20 years of the Misfits’ American Psycho

For the most part, everyone already knows the scoop on American Psycho; after years of bitter legal disputes with Glenn Danzig, bassist Jerry Only was finally given the rights to record and perform under the Misfits name.  Recruiting new drummer Dr. Chud and vocalist Michale Graves along with longtime guitarist/Only’s brother Doyle, the resurrected Misfits signed with Geffen records and released their first album in nearly a decade-and-a-half.  End of history lesson.

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Internal Bleeding – “Final Justice”

I had been looking forward to writing about Internal Bleeding’s new single “Final Justice,” but given recent events, I now find myself doing so with a heavy heart.  On April 20, 2017, IB’s drummer and founding member William Tolley died while serving his community, battling a two alarm blaze as a fourteen year veteran of the Fire Department of New York, who had previously assisted with the September 11, 2001 rescue efforts as a volunteer fire fighter. “Final Justice” is to my knowledge his last recorded work with the band.

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Sepultura – Machine Messiah (Nuclear Blast, 2017)

I can think of few bands that have managed to battle their way back from the edge of oblivion the way Sepultura has, yet get so little credit for doing so.  It’s no secret that following a major lineup change, the boys from Brazil spent several years in the wilderness, but what isn’t talked about is their defiant return to relevance after many had written them off.  Their comeback began as early as Dante XXI, but with 2011’s crushing Kairos they regained much of their lost footing, and by the time the woefully underrated The Mediator Between Head and Hands Must Be the Heart rolled around in 2013, Sepultura were once again firing on all cylinders.

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Melt-Banana’s joyful noise.

035It’s been a few weeks since I saw Melt-Banana at Harlow’s, and for some reason I just can’t get their set out of my mind.  Part of this is no doubt due to the fact that I actually got to see Melt-Banana; sure, they’ve toured the states many times, but keep in mind that I was living in the middle of Iowa up until a year ago, not exactly a hotbed for extreme and/or experimental music.  Since we’ve moved to Sacramento, I’ve already had the pleasure of seeing a handful of bands I never imagined I’d get the opportunity to see without traveling great distances (Sargeist and Ufomammut immediately spring to mind), and the Japanese duo are probably number one on the “holy shit, I can’t believe they’re actually playing where I live” list so far.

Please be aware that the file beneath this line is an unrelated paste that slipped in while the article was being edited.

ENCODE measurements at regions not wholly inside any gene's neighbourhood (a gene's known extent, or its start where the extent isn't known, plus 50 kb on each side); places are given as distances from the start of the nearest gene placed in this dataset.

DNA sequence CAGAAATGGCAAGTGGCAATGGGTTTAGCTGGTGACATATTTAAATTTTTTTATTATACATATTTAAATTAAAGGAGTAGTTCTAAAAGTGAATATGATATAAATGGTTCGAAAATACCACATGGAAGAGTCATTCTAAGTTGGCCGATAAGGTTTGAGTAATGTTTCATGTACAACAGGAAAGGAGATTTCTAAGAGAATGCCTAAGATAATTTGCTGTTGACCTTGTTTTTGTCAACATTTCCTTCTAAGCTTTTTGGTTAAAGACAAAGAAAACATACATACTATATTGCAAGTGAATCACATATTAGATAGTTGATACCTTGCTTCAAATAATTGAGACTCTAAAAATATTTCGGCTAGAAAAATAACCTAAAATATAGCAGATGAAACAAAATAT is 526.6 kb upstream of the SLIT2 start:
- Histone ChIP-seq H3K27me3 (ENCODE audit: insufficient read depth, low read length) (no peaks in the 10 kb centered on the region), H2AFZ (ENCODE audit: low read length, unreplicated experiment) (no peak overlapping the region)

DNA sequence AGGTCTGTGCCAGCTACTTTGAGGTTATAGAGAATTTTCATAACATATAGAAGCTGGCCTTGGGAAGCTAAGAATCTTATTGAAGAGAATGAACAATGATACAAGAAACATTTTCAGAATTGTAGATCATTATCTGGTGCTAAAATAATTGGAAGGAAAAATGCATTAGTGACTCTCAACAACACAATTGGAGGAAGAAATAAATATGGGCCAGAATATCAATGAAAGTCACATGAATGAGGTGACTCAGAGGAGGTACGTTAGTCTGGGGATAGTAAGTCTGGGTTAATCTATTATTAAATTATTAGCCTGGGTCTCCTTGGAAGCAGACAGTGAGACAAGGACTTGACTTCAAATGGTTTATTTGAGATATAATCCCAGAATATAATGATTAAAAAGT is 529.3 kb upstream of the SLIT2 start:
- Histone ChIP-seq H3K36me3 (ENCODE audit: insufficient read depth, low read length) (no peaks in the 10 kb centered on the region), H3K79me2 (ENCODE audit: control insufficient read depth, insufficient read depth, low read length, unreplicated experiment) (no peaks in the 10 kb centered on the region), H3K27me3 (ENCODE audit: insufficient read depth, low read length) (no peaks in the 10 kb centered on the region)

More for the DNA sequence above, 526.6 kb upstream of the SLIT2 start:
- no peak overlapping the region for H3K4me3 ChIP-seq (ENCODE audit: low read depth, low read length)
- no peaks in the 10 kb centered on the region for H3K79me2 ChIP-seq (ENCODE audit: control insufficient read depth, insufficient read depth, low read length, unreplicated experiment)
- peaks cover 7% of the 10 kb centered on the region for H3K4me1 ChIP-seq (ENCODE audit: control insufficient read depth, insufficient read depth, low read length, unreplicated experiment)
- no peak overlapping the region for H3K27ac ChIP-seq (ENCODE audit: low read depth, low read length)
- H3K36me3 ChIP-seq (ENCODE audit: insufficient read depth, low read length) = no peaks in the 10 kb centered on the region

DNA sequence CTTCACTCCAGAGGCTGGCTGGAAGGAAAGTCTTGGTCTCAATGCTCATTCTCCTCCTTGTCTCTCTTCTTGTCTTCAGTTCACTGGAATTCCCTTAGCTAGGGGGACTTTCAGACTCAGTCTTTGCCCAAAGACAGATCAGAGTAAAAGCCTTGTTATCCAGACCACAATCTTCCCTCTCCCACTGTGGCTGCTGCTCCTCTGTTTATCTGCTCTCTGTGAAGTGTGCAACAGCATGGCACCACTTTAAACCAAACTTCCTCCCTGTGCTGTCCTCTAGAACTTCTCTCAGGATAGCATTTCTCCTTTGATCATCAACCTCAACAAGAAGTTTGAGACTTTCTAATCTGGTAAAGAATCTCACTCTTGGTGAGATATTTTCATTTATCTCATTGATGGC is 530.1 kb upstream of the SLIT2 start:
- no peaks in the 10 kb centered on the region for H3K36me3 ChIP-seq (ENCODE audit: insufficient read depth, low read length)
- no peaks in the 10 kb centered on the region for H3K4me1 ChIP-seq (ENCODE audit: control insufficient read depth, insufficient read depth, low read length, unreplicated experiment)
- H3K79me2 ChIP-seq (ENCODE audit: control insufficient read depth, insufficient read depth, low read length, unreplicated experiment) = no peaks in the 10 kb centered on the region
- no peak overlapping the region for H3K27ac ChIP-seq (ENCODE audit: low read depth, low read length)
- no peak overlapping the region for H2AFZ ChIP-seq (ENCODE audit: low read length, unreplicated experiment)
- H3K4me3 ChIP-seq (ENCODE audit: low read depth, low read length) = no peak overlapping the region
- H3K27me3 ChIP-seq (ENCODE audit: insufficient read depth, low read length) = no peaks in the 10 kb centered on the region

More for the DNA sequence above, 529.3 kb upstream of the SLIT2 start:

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Napalm Death – Apex Predator – Easy Meat (Century Media, 2015)

Napalm-Death-Apex-Predator-Easy-MeatHow good is the new Napalm Death death album?  Against all odds, this band continues to age like a fine wine, and Apex Predator – Easy Meat continues the unfuckwithable fifteen-years-and-counting roll they’ve been on since 2000’s Enemy of the Music Business.  I pretty much said everything I have to say about the band’s late-career renaissance in my review of 2012’s Utilitarian, but it’d be downright shameful if I neglected to spill at least a little bit of digital ink on the stunning piece of work they’ve unleashed in 2015.

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Human Bodies – No Life (Caligari Records, 2014)

a3067155656_10Caligari Records has only been active since 2013, but in that time the label has released an ungodly slew of excellent metal with no allegiance to any particular subgenre.  Indeed, the only thread that seems to tie Caligari’s releases together is an ear for quality, and that quality continues to run over the cassette label competition, this time in the form of No Life, the second demo (first EP?) from Boston black metal bruisers Human Bodies.

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Full of Hell & Merzbow – s/t (Profound Lore, 2014)

a2883873483_10Few bands have captured my attention in 2014 quite like Full of Hell.  I had the pleasure of witnessing the quartet’s devastating, show-stealing live set back in August and was blown away by their combination of relentless intensity and determination to push the envelope of grind/hardcore deep into the realms of harsh noise.  It was like someone had thrown Jane Doe-era Converge in a blender with Release Records-era Merzbow and set that motherfucker to liquefy; easily one of the most simultaneously challenging and exhilarating live experiences ever.  Needless to say, when I caught wind of the announcement that they had signed a deal with Profound Lore and their debut for the venerable label would be a collaboration with the aforementioned Japanese God of Noise himself, anticipation was through the roof and then some.

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